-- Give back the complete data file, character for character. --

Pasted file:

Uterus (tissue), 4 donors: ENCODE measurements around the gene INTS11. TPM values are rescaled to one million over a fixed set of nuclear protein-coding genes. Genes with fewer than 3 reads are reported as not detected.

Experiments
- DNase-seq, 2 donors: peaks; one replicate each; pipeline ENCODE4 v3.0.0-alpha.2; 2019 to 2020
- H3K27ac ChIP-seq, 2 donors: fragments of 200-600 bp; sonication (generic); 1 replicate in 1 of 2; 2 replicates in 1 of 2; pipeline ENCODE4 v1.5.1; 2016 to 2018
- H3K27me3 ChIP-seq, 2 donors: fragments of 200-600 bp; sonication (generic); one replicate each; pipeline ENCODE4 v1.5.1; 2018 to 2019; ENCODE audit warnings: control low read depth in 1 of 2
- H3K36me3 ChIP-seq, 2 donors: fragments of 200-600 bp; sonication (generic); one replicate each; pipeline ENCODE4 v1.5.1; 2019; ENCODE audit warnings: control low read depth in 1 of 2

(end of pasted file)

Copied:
Uterus (tissue), 4 donors: ENCODE measurements around the gene INTS11. TPM values are rescaled to one million over a fixed set of nuclear protein-coding genes. Genes with fewer than 3 reads are reported as not detected.

Experiments
- DNase-seq, 2 donors: peaks; one replicate each; pipeline ENCODE4 v3.0.0-alpha.2; 2019 to 2020
- H3K27ac ChIP-seq, 2 donors: fragments of 200-600 bp; sonication (generic); 1 replicate in 1 of 2; 2 replicates in 1 of 2; pipeline ENCODE4 v1.5.1; 2016 to 2018
- H3K27me3 ChIP-seq, 2 donors: fragments of 200-600 bp; sonication (generic); one replicate each; pipeline ENCODE4 v1.5.1; 2018 to 2019; ENCODE audit warnings: control low read depth in 1 of 2
- H3K36me3 ChIP-seq, 2 donors: fragments of 200-600 bp; sonication (generic); one replicate each; pipeline ENCODE4 v1.5.1; 2019; ENCODE audit warnings: control low read depth in 1 of 2